EVEN when sitting still a child’s body is constantly moving.
As Dr. Tim Springer, the founder of the Human Environmental Research Organisation, a recognised expert in measuring worker performance, ergonomics, behaviour and the environment points out, sitting involves large and small motions, acts of balance and macro movements of arms and legs.
That said sitting still is the ideal. Many children twist and turn, slouch and swing on chairs.
School alone, 15 years or more of it, mean kids spend a lot of time sitting which is why it’s worth paying attention or where and how they sit.
Investing in child-sized furniture from a small age is beneficial in numerous ways.
If you’re seen the mini loos and basins at creches, designed to give potty training children the confidence to go to the bathroom independently, you’ll understand that little furniture can have the same function. From an early age, children with appropriate sized tables and chairs may learn to eat and work independently.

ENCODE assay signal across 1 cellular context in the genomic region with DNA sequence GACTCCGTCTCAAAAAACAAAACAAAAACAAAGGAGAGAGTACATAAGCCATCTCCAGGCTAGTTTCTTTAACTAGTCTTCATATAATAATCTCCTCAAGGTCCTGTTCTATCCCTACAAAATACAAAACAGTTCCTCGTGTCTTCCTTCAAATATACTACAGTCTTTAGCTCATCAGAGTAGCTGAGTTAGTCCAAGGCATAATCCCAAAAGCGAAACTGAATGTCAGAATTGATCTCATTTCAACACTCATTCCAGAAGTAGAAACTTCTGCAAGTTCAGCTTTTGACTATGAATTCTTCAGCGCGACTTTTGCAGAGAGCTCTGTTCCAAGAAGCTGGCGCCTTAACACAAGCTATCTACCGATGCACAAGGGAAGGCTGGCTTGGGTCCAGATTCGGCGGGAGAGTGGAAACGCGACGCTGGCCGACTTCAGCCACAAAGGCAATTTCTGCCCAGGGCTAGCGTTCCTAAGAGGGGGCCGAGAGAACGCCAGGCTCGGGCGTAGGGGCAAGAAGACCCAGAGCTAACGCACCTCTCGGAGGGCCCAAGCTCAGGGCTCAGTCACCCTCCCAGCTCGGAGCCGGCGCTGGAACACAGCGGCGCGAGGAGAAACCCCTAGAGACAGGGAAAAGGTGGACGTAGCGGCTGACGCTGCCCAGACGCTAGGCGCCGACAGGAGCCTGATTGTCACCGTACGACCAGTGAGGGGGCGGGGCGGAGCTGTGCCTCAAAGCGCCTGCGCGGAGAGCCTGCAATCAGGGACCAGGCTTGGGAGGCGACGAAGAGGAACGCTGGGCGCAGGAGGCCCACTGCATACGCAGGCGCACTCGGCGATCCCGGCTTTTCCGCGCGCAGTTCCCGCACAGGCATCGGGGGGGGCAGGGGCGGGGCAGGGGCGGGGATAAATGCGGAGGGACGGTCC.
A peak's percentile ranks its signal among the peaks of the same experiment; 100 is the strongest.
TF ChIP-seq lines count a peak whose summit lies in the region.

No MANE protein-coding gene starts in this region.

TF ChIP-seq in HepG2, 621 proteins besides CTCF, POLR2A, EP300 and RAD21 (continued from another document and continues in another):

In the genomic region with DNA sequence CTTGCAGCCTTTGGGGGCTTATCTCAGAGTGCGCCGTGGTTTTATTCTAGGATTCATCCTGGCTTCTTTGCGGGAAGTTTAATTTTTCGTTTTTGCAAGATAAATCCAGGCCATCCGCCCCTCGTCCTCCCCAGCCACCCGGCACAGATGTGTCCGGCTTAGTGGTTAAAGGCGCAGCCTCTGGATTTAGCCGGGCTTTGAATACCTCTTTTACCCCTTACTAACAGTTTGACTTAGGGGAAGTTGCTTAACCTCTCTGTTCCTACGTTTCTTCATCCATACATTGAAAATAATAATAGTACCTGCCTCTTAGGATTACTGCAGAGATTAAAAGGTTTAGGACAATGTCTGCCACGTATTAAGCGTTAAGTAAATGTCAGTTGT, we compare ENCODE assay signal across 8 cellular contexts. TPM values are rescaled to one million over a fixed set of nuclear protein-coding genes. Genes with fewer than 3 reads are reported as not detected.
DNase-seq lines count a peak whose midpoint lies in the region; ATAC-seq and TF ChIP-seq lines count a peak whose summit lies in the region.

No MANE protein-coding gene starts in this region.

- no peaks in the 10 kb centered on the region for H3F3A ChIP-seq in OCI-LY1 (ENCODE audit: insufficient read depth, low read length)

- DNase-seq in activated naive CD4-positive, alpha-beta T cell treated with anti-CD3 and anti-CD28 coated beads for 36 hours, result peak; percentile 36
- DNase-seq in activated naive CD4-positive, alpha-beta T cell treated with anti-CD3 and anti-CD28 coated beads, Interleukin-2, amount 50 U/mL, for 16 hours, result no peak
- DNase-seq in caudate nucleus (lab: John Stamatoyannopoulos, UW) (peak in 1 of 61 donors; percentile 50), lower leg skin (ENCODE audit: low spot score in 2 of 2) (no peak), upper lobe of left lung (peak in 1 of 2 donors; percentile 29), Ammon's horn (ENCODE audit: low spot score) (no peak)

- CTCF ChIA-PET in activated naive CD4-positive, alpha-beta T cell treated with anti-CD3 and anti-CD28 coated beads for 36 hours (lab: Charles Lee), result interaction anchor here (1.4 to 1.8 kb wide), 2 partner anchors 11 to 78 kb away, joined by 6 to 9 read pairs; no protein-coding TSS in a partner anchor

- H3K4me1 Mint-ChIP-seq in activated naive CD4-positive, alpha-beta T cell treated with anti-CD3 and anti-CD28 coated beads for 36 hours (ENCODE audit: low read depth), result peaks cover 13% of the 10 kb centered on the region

Structure and routine
Sitting at a table for meals and colouring also offers structure and routine that will make it easier for them to adjust in the schooling environment.
Early ergonomics are imperative, a comfortable supported child is less likely to experience physical pain and therefore fidget or lose concentration.
A child should be able with the back firmly against the chair; shoulders backs; and with both feet side by side and firmly on the floor, not dangling above or hunched over.
Good posture builds a strong core muscles.